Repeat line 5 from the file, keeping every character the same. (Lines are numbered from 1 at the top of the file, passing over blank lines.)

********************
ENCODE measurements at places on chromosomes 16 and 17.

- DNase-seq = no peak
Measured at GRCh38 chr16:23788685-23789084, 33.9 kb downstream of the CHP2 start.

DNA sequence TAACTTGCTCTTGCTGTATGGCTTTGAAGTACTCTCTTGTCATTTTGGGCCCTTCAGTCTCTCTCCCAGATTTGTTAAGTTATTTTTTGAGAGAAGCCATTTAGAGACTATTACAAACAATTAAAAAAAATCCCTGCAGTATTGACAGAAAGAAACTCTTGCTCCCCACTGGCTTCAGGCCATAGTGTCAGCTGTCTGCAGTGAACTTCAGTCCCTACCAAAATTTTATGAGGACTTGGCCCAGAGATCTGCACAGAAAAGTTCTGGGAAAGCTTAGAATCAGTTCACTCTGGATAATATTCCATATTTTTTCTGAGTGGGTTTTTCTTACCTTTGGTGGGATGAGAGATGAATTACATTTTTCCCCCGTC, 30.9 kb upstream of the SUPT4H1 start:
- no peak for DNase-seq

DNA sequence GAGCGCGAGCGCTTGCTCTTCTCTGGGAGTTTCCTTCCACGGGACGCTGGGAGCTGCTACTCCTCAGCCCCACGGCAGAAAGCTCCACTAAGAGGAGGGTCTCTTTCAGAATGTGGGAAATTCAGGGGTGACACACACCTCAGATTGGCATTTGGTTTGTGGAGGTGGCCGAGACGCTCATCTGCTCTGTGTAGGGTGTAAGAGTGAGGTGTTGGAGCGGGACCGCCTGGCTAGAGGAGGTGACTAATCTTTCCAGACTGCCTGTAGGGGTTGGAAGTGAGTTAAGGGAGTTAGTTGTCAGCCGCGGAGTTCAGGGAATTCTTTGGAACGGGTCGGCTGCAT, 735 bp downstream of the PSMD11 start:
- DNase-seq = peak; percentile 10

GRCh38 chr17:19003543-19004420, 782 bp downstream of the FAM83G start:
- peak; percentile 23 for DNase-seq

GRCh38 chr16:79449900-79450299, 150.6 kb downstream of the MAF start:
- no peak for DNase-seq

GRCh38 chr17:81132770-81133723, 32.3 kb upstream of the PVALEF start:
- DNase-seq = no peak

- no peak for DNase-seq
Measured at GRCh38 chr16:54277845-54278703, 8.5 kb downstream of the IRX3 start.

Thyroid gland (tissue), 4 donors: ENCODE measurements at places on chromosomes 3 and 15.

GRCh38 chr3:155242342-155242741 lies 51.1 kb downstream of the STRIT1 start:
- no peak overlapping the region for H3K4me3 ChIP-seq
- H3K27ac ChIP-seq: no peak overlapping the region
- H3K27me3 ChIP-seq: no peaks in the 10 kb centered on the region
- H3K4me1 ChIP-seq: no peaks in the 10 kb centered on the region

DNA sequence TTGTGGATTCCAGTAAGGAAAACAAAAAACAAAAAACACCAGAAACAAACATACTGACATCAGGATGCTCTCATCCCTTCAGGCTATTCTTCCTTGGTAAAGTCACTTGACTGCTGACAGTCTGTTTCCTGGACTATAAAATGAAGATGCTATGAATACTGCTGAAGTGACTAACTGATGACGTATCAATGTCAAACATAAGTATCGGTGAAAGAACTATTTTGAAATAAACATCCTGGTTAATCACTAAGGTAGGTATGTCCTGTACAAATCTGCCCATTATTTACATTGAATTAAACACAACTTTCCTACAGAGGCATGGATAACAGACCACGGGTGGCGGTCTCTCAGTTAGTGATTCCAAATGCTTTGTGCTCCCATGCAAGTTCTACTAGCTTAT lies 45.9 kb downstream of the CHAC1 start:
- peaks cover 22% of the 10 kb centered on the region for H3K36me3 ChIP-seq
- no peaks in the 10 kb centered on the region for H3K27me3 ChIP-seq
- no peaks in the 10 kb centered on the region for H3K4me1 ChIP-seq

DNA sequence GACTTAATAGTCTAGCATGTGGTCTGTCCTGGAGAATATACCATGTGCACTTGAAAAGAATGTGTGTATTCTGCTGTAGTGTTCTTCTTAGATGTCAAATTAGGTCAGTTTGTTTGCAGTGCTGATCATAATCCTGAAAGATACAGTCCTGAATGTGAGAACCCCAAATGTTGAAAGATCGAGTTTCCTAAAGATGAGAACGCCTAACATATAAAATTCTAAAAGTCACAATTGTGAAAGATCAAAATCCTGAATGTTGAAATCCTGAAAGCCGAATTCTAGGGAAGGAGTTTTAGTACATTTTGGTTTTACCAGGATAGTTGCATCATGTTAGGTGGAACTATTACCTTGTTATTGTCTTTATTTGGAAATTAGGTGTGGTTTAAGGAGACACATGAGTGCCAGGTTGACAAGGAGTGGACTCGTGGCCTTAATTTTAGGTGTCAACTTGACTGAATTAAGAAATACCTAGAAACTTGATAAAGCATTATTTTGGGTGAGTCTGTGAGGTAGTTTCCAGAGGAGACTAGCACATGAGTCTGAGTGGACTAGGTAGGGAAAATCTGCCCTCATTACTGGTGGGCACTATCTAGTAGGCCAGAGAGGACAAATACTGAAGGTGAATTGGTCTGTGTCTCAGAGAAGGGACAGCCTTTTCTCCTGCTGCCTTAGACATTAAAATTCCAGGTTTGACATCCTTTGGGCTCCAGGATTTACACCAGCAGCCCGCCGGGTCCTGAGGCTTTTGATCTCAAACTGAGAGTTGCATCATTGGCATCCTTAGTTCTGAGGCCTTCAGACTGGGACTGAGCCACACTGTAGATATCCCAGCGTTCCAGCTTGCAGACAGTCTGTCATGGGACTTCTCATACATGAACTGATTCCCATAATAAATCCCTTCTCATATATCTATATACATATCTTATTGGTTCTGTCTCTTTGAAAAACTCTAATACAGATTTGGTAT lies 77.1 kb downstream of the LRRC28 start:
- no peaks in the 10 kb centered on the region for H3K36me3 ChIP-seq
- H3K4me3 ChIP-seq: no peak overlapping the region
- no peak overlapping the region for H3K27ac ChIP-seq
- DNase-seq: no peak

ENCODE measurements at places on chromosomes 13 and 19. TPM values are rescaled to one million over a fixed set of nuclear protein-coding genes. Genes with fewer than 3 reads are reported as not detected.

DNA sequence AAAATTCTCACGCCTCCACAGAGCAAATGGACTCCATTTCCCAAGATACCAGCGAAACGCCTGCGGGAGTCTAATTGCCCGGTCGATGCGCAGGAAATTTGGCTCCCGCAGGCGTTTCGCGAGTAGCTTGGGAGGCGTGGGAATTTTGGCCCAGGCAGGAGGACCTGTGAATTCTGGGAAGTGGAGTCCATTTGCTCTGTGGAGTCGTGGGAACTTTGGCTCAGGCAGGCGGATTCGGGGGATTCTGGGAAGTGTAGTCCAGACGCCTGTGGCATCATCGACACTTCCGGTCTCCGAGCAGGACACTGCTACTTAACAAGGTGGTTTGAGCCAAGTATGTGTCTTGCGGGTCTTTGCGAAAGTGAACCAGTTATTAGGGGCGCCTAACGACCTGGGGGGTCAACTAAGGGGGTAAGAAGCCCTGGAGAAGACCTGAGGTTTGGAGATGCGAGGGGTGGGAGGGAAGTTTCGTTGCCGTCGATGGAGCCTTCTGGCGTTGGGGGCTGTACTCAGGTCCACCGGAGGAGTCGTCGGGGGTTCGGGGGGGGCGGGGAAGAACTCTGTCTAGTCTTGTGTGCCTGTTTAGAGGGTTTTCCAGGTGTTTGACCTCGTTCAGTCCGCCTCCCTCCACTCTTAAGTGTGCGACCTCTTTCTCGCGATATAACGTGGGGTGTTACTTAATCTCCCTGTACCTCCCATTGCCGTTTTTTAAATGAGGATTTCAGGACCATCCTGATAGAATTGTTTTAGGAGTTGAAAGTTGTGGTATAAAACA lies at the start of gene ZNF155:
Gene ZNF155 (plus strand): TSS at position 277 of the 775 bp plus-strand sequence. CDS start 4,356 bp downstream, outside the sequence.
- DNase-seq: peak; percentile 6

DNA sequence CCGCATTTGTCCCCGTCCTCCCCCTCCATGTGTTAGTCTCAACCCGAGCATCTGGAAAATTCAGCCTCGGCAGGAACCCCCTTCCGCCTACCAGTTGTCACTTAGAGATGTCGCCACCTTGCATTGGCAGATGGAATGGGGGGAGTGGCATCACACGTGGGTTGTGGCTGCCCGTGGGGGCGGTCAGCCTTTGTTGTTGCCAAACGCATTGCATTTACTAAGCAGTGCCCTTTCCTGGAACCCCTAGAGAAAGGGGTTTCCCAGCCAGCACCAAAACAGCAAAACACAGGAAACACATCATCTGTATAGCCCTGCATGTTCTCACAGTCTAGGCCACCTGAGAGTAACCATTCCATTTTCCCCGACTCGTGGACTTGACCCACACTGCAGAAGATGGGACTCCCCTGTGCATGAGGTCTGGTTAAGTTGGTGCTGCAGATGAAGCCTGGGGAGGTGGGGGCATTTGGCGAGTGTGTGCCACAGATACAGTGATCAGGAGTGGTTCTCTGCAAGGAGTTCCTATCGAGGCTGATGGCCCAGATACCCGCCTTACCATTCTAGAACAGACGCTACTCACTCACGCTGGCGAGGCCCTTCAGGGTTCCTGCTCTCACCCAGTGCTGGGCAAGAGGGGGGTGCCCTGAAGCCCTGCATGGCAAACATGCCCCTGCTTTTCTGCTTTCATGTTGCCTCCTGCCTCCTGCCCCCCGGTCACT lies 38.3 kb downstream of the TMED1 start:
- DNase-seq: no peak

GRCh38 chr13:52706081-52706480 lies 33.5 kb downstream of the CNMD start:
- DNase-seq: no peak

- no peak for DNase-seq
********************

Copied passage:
- no peak for DNase-seq